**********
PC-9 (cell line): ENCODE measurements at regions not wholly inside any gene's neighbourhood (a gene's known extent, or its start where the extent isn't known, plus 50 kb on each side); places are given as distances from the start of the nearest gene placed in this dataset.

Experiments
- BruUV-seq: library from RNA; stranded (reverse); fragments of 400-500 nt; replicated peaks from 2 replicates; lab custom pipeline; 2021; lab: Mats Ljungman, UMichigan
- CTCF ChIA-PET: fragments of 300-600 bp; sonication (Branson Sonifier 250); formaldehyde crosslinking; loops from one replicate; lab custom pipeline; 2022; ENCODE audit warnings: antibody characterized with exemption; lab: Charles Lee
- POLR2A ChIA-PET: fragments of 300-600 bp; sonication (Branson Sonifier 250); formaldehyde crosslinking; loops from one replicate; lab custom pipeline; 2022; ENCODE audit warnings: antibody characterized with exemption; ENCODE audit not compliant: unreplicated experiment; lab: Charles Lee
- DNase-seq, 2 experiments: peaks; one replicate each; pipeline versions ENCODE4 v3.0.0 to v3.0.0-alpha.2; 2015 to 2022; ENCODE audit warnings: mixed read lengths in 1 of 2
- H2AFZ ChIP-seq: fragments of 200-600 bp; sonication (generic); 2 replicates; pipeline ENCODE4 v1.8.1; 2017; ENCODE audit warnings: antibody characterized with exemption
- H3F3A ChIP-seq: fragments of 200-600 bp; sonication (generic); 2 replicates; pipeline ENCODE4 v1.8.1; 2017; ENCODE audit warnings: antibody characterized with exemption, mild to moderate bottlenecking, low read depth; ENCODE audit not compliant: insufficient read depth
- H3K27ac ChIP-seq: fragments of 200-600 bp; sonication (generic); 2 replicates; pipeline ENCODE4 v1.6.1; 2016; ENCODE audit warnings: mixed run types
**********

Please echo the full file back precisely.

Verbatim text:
PC-9 (cell line): ENCODE measurements at regions not wholly inside any gene's neighbourhood (a gene's known extent, or its start where the extent isn't known, plus 50 kb on each side); places are given as distances from the start of the nearest gene placed in this dataset.

Experiments
- BruUV-seq: library from RNA; stranded (reverse); fragments of 400-500 nt; replicated peaks from 2 replicates; lab custom pipeline; 2021; lab: Mats Ljungman, UMichigan
- CTCF ChIA-PET: fragments of 300-600 bp; sonication (Branson Sonifier 250); formaldehyde crosslinking; loops from one replicate; lab custom pipeline; 2022; ENCODE audit warnings: antibody characterized with exemption; lab: Charles Lee
- POLR2A ChIA-PET: fragments of 300-600 bp; sonication (Branson Sonifier 250); formaldehyde crosslinking; loops from one replicate; lab custom pipeline; 2022; ENCODE audit warnings: antibody characterized with exemption; ENCODE audit not compliant: unreplicated experiment; lab: Charles Lee
- DNase-seq, 2 experiments: peaks; one replicate each; pipeline versions ENCODE4 v3.0.0 to v3.0.0-alpha.2; 2015 to 2022; ENCODE audit warnings: mixed read lengths in 1 of 2
- H2AFZ ChIP-seq: fragments of 200-600 bp; sonication (generic); 2 replicates; pipeline ENCODE4 v1.8.1; 2017; ENCODE audit warnings: antibody characterized with exemption
- H3F3A ChIP-seq: fragments of 200-600 bp; sonication (generic); 2 replicates; pipeline ENCODE4 v1.8.1; 2017; ENCODE audit warnings: antibody characterized with exemption, mild to moderate bottlenecking, low read depth; ENCODE audit not compliant: insufficient read depth
- H3K27ac ChIP-seq: fragments of 200-600 bp; sonication (generic); 2 replicates; pipeline ENCODE4 v1.6.1; 2016; ENCODE audit warnings: mixed run types